But you have to make them! I’ve never had anything like these cookies before. The flavor combination is unbelievable.

From: Kathy Nasano

Chocolate Thumbprint Cookies with Chambord-Mascarpone Filling

makes 28-32 cookies


1/2 cup (one stick) unsalted butter, room temperature
2/3 cup granulated sugar
1 egg, separated
2 tablespoons milk
1 teaspoon vanilla extract
1 cup all-purpose flour
1/3 cup cocoa powder (Good quality brand like Valhrona or Scharffen Berger. Make sure it’s regular, not dutch process)
1/4 teaspoon salt
1/4 cup granulated sugar, for coating the cookies


4 ounces mascarpone cheese
2 tablespoons Chambord black raspberry liqueur (or another type of berry liquer or brandy)
1 tablespoon powdered sugar


4 ounces of semi-sweet or bittersweet chocolate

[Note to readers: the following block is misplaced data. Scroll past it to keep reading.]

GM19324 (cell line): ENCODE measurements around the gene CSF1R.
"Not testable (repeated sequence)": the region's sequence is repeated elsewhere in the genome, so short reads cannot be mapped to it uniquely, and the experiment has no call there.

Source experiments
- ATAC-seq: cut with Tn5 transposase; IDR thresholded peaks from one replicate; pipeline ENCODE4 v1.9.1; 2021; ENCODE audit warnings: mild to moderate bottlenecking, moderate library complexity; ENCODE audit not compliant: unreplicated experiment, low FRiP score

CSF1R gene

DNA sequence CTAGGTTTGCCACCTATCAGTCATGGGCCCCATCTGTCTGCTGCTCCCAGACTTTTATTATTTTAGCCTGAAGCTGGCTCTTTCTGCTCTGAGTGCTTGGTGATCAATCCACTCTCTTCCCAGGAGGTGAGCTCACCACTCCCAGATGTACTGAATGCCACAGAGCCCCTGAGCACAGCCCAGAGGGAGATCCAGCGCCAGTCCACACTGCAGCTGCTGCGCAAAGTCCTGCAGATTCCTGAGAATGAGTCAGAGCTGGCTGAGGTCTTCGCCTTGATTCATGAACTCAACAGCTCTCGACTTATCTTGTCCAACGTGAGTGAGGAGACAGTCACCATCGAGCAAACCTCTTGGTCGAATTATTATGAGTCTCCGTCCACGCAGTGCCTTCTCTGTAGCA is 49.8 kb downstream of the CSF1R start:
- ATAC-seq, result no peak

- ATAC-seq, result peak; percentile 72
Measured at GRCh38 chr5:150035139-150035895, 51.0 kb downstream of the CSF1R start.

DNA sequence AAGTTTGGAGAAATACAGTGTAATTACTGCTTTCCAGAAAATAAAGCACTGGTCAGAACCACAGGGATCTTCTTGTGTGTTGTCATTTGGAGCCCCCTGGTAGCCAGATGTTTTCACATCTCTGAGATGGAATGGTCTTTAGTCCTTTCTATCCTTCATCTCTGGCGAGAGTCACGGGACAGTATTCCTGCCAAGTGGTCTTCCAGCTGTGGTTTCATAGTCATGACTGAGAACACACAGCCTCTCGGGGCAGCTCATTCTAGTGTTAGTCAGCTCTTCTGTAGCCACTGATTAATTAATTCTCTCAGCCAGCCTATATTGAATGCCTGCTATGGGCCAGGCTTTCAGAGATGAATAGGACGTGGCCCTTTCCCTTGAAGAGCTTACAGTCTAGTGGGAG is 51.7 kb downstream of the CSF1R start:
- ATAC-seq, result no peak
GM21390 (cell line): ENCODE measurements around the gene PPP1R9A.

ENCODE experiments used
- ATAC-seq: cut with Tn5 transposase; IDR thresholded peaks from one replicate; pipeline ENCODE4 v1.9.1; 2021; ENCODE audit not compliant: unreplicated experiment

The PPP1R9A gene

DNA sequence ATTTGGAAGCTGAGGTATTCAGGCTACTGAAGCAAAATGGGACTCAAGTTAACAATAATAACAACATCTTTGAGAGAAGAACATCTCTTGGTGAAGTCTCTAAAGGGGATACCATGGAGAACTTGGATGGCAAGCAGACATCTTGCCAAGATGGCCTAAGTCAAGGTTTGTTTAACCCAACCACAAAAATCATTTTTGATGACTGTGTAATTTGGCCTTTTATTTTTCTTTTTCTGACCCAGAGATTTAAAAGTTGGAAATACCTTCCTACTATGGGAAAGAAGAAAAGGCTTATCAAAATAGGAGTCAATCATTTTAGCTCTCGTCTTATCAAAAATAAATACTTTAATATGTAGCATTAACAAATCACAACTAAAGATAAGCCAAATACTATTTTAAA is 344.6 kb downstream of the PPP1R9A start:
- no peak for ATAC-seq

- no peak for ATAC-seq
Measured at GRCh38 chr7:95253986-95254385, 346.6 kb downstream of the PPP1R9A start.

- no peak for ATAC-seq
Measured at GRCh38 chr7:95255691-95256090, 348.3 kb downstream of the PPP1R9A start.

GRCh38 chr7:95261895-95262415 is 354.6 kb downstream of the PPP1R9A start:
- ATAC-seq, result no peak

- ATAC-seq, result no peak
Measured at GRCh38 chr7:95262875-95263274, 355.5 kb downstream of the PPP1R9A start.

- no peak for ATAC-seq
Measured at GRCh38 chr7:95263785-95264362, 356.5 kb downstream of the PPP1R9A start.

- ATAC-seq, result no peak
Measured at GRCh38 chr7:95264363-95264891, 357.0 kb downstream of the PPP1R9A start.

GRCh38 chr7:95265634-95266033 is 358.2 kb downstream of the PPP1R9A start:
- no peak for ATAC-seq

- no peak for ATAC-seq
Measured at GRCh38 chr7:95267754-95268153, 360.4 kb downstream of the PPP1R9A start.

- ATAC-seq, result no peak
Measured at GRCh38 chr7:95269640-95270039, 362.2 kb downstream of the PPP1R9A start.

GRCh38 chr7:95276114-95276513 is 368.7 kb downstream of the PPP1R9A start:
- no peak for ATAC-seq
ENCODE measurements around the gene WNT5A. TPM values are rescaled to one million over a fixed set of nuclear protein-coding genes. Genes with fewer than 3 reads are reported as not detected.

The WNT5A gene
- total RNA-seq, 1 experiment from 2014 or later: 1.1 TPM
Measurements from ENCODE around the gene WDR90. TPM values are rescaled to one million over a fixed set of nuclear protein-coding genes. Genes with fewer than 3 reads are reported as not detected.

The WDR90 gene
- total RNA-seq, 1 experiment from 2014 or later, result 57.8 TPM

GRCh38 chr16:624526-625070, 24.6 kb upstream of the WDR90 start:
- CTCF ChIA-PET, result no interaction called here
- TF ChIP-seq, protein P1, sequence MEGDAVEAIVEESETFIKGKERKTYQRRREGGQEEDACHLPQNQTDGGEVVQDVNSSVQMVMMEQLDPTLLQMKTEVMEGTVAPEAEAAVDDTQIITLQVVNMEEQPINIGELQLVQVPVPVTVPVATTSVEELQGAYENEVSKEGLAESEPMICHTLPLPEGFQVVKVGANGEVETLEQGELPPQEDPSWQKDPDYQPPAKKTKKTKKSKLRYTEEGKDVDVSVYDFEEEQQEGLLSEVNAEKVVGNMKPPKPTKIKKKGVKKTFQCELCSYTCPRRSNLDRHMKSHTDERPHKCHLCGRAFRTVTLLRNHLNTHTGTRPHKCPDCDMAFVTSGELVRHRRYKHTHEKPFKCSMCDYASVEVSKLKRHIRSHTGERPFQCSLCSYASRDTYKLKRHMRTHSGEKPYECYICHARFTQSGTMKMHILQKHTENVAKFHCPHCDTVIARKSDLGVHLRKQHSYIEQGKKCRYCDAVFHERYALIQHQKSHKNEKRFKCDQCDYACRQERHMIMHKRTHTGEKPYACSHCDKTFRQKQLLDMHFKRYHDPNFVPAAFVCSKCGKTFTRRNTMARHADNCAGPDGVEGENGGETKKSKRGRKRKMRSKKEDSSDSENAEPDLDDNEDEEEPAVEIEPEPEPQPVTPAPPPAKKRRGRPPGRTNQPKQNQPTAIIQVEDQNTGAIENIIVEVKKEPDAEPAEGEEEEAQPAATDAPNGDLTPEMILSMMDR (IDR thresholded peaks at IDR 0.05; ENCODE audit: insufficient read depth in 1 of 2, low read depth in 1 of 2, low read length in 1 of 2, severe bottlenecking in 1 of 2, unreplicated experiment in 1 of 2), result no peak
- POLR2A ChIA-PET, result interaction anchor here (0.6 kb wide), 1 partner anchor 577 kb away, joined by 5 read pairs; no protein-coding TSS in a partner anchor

1. In a medium bowl, beat butter and 2/3 cup sugar together until light and fluffy. Beat in egg yolk, milk and vanilla until incorporated.
  2. In a separate bowl, sift together flour, cocoa and salt. While beating butter mixture, add dry ingredients in two batches. Blend until incorporated.
  3. Chill dough in refrigerator until firm, at least an hour and as long as overnight.
  4. Preheat oven to 350°F.
  5. Sprinkle granulated sugar into a shallow dish. Roll dough into 1-inch balls. Dip each ball into beaten egg white, then roll in granulated sugar. Place on cookie sheet lined with parchment paper or silicone baking mat. Press thumb into center of each cookie. (My mom suggests using the bottom of a teaspoon measuring spoon instead of your thumb to get a pretty, even circle.) Make sure to leave 2-3″ of space between each cookie because they will s-p-r-e-a-d.
  6. Bake 10-12 minutes or until set. The egg white/sugar mix will have formed  a nice crust on the cookies. Let cool on sheet for 5 minutes before removing to a wire rack to finish cooling.